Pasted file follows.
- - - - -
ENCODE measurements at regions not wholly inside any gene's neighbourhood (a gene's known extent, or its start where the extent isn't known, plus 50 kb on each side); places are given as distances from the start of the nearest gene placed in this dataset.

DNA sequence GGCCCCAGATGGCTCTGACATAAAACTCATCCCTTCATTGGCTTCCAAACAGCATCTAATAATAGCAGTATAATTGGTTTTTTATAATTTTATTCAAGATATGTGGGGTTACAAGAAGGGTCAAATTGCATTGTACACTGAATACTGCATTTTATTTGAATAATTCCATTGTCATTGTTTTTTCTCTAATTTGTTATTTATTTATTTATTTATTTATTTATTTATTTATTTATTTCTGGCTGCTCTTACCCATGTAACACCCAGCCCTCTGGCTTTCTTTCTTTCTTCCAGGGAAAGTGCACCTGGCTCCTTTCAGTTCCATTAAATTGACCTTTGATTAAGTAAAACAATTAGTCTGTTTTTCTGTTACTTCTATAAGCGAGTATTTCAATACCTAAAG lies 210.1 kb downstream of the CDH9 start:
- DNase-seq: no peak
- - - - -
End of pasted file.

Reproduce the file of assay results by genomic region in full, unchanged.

ENCODE measurements at regions not wholly inside any gene's neighbourhood (a gene's known extent, or its start where the extent isn't known, plus 50 kb on each side); places are given as distances from the start of the nearest gene placed in this dataset.

DNA sequence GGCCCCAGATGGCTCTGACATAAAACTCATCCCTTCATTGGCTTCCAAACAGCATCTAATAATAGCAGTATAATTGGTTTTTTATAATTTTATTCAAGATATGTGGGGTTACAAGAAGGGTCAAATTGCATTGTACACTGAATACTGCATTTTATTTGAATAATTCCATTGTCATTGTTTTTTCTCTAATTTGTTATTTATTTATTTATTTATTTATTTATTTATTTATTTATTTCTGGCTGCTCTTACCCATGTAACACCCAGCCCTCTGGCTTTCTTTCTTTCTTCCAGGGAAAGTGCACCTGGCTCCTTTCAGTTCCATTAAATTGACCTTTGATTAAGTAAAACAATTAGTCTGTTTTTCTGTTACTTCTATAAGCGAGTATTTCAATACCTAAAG lies 210.1 kb downstream of the CDH9 start:
- DNase-seq: no peak